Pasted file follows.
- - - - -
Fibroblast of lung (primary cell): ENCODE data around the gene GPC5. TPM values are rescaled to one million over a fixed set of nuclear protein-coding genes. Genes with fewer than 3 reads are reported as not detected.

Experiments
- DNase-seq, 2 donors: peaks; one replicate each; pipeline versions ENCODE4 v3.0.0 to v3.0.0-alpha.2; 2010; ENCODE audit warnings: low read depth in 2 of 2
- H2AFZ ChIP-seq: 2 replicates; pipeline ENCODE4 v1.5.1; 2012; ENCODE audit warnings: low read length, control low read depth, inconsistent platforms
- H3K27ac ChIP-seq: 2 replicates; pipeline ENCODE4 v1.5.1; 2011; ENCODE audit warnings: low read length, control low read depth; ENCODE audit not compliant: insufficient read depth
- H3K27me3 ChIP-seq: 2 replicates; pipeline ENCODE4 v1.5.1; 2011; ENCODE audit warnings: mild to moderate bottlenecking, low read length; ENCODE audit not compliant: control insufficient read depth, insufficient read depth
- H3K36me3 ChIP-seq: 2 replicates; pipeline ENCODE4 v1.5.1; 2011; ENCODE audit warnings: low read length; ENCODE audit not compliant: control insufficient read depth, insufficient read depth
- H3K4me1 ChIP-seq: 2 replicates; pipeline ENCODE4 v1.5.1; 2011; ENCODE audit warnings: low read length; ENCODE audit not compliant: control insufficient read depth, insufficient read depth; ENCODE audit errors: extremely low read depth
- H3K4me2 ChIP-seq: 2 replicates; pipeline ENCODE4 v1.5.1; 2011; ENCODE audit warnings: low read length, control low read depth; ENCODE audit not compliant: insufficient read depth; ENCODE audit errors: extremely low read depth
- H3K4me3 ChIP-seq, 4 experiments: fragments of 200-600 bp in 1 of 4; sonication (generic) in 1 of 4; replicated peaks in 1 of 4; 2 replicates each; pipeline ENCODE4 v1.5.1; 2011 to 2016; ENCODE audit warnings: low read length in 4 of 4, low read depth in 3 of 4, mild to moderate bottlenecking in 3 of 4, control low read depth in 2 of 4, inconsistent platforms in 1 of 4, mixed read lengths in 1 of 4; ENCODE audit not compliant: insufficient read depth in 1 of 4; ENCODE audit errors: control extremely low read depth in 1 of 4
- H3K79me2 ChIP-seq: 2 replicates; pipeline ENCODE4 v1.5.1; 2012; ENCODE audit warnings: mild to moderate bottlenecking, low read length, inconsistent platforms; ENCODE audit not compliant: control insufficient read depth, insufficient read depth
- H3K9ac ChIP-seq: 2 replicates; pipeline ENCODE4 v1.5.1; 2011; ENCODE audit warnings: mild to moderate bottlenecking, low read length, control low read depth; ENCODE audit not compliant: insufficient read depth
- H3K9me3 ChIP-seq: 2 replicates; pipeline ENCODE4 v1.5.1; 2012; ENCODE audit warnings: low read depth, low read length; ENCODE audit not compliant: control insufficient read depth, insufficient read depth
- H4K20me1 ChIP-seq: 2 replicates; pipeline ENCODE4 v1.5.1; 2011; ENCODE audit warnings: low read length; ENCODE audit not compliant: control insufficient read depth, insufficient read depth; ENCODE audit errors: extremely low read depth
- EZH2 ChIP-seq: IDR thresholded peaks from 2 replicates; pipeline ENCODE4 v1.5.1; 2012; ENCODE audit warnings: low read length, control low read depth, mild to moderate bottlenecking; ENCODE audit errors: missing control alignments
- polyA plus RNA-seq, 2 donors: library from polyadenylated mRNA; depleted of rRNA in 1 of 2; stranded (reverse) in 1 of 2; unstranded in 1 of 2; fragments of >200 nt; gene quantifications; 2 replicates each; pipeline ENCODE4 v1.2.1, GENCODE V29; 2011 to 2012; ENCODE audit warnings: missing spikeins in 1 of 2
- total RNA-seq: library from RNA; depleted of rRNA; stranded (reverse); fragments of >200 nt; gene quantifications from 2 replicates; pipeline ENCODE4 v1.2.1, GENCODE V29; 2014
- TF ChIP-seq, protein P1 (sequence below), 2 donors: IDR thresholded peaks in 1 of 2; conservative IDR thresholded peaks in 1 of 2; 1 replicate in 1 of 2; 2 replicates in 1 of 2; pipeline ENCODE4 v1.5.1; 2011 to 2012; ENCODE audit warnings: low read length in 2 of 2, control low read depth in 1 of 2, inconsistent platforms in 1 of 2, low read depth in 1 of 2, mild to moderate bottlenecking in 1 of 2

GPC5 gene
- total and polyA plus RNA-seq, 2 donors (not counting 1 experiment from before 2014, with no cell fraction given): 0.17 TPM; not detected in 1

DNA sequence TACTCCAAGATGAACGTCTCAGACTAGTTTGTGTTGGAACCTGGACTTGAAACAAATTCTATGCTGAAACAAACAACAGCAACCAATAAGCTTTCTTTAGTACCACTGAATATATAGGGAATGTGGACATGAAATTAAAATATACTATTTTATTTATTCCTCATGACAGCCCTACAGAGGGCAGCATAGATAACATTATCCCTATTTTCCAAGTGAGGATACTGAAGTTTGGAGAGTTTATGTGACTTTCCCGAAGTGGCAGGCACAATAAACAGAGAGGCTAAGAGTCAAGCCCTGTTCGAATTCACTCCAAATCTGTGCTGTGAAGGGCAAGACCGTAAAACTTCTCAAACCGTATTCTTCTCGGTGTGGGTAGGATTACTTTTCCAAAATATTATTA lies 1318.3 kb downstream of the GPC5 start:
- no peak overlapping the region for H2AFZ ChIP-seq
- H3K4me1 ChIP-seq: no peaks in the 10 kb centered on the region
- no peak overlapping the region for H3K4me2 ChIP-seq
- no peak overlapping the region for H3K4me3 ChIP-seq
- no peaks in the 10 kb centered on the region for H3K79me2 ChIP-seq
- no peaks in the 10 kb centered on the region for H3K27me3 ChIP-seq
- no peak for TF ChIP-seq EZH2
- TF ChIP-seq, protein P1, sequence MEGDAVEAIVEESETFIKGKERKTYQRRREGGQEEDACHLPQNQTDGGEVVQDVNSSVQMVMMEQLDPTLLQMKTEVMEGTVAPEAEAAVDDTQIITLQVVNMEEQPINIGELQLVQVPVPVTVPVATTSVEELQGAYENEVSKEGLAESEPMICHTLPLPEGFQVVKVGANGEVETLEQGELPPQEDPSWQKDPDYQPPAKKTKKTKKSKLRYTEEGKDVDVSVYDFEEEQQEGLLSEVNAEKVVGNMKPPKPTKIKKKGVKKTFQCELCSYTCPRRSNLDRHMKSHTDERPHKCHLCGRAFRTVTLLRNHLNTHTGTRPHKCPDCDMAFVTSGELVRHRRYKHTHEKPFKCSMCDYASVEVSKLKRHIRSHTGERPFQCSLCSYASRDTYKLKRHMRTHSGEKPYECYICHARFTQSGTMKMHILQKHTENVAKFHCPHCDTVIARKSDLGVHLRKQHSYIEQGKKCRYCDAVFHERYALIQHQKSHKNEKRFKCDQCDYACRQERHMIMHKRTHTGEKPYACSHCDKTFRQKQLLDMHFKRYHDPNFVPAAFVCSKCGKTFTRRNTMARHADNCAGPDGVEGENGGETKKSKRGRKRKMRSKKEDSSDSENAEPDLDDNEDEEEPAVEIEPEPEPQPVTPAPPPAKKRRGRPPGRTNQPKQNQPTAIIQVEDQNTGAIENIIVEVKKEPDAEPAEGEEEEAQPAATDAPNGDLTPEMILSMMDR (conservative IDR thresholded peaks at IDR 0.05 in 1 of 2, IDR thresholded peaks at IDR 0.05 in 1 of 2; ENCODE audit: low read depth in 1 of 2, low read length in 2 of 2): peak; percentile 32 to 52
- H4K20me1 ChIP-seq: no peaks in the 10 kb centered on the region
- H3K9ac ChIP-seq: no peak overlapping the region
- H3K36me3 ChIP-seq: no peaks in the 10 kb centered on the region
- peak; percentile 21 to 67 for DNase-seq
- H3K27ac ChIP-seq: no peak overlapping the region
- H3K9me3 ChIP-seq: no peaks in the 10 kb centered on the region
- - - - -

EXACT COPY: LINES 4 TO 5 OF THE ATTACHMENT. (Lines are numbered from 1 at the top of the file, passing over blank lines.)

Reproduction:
- H2AFZ ChIP-seq: 2 replicates; pipeline ENCODE4 v1.5.1; 2012; ENCODE audit warnings: low read length, control low read depth, inconsistent platforms
- H3K27ac ChIP-seq: 2 replicates; pipeline ENCODE4 v1.5.1; 2011; ENCODE audit warnings: low read length, control low read depth; ENCODE audit not compliant: insufficient read depth